by Wendy McDowell (@yankegator)
I have Randy Siegel, a seventh grade crush, to thank for sparking my interest in baseball. You may think love is enduring, but in my story that’s just not the case. Baseball is enduring. Randy never did notice me, and I probably would have outgrown him and his crusty milk mustache and stretched-out turtleneck by eighth grade anyway. Fast forward 35 or so years, and I am still wide eyed at the mention of baseball. Imagine my boundless joy as the month of March rolls around now that I — a transplanted Manhattanite — live in Central Florida.
My husband Brian’s claim to fame is that I gave up my Yankee season tickets to move to Florida. Yes, he was well worth it and not just because he too thought a romantic weekend should include a schlep to four spring training ballparks in three days. I learned he had a priceless skill: he could review multiple baseball schedules and fashion baseball trips like no other before him. Sold.
Starting in December, I count the days until pitchers and catchers report with the guys behind the fish counter at my local Whole Foods. As soon as they see me rolling my cart towards them, they shout “How many days?” God help me if I am wrong. So, I am spot on, largely because I call Brian from the Whole Foods parking lot just to ensure my countdown is correct. These guys rely on me.
As mid-February draws near, Brian (a Satellite Beach native) and I start planning. We discuss when we will go to watch the Nats practice. We start filling in the matrix for who will be joining us for home games. Brian starts his Nats shopping on MLB.com. I shop stores for sassy red clothing that will let the team know I am one of them while also ensuring I make the most of my time in the sun.
Brian’s gift for avoiding a heavy work schedule in March usually allows him to make all but one home game. Our preparation is akin to what some go through to get ready for the Christmas season. Instead of decorating trees and wrapping presents, we fuss over finding the right jerseys, check on trades, stats and injuries, and identify what positions are in contention.
A few mornings in late February, we get up early and drive over to Viera from southwest Orlando. We want the Nats to know they have local support and to help get the team pumped. If I was being totally honest, I would admit that we are just baseball junkies, and by mid-February we need a fix. Ken Burns can only satisfy me for so long before I build up a resistance. I actually watched Field of Dreams for the gobzillionth time in January, just to scratch the itch. So, yes, watching stars and the non-roster invitees run sprints, seeing the paunchy coaches barking directives, and reconnecting with the friendly, wonderful stadium staff does it for me. For a bit.
We became Nats fans, in part, because we love the feel of the Space Coast Stadium and the people who work there. It feels like what we want spring training to feel like: relaxed yet packed with the hope of a new school year … just like Dodgertown before the Dodgers killed it … err, I mean “relocated” a few years ago. That is a story for another time when I can discuss it without foaming at the mouth.
Back when Spacecoast Stadium hosted the Marlins and then the Expos, Brian’s father played tuba in a Dixie Land band that welcomed fans at the stadium entrance. Now, that spot features a young man who sells programs with an impressively loud voice. “Programs … Geeeeeeet your programs … Only Fiiiiiive Doooollllllars!” Dixie Land band or the shouts of a program seller assure me that baseball is near. Baseball that is near is almost as good as the Big Voice Man who instructs us that he has “Ice cooold beer … beer that is cold and in ice!”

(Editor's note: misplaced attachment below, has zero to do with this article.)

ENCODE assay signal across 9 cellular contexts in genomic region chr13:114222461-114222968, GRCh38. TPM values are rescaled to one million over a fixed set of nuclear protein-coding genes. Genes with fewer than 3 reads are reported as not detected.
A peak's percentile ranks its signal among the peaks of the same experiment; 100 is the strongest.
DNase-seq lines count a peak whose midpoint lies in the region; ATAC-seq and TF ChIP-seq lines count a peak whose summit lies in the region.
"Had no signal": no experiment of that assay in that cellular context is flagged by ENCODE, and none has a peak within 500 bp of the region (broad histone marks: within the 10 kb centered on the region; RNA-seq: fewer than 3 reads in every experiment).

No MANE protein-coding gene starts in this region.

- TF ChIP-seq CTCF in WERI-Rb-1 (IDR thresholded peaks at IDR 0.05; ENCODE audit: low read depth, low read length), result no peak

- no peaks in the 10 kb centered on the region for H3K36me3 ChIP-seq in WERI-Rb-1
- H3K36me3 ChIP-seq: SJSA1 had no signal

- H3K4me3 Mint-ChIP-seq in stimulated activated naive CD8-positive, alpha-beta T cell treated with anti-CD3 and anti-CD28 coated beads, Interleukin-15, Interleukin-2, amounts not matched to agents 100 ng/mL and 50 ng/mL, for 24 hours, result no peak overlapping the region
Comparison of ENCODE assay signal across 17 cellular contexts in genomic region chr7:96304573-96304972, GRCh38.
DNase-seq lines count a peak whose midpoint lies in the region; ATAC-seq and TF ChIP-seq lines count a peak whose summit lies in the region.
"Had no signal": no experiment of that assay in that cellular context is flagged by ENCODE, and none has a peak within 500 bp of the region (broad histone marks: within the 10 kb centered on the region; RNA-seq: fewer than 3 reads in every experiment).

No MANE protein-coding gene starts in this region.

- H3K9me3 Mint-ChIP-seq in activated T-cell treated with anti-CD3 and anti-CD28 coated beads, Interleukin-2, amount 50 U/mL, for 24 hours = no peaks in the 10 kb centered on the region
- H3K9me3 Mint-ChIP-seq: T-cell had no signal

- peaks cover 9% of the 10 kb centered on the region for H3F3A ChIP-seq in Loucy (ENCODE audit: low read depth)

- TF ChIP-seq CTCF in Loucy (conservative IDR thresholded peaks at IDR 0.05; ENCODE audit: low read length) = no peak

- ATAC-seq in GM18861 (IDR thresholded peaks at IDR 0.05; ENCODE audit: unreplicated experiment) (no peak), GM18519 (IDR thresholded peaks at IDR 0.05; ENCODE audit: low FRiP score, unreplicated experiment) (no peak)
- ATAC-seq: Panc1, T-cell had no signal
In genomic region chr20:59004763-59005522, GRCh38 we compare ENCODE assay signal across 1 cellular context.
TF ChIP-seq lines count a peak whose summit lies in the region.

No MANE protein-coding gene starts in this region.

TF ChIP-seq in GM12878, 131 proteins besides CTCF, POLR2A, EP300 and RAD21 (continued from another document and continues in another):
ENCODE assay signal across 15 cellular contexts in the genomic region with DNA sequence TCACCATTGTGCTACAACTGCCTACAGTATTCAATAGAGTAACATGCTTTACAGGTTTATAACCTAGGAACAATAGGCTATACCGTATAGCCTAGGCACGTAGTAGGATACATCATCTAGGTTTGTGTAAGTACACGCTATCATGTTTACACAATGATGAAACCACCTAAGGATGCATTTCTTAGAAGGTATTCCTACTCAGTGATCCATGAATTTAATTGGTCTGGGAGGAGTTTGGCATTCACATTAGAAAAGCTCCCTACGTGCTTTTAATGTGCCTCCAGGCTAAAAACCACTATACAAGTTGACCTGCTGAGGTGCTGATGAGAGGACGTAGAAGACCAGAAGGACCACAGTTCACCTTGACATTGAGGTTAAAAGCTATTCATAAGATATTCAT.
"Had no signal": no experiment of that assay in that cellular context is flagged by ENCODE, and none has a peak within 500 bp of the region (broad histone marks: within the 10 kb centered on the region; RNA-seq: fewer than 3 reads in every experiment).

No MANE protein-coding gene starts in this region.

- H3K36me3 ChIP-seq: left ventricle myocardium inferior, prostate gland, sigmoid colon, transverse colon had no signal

We anticipate the Nats spring training opening day more than we probably would admit in open court. In late February, Brian starts referring to his bedroom closet as his locker, and I have to remind him to take his white Nats jersey off at the dinner table. On opening day, we make our hour-long trip in time to be there when the gates open for season ticket holders, and we are both a bit goofy with excitement.
The D.C. Nats fans who spend a large part of March at the ballpark amaze and impress me. It is a whole other level of Nat-sanity to leave your home and workplace for a month to travel south to hear the crack of a ball on a wood bat, and I am in awe. I may be there for all the games, but I get to go home at night. These fans remind me that my oddball cross-wiring is shared by others, and it is clear that I am in the midst of relatives of some kind.
Spring training baseball is not about who wins and who loses. It is about the intra-team struggle for positions and the demonstrations of character. That is a different animal from the regular season “team win” pursuit of the regular season, and I like it.
Spring training is also about the treasures we have met along the way … from Mike, the beer guy, who a few years ago became Brian’s BFF, to Ed, our Uber-Usher who bleeds baseball, to Sue, the usher who travels back to DC for the regular season, to D.C. Neil who sits in front of us and gives tickets he cannot use to his former Air Force squadron in Cape Canaveral, to Michi and Gary who add so much drama to the game I am without words to describe it (get those socks out!), to the quiet Phillies fan who lives down here five months a year and just likes to watch baseball. We have met such wonderful, quality people that the gift of knowing them may just surpass the game of baseball.
I know it is at least two weeks into March when every call from my Mother starts with “Did you have a game today?” Noticeably, she doesn’t ask “Did you go to the game?” I am sure she thinks Brian and I are on the team. In a way, we are.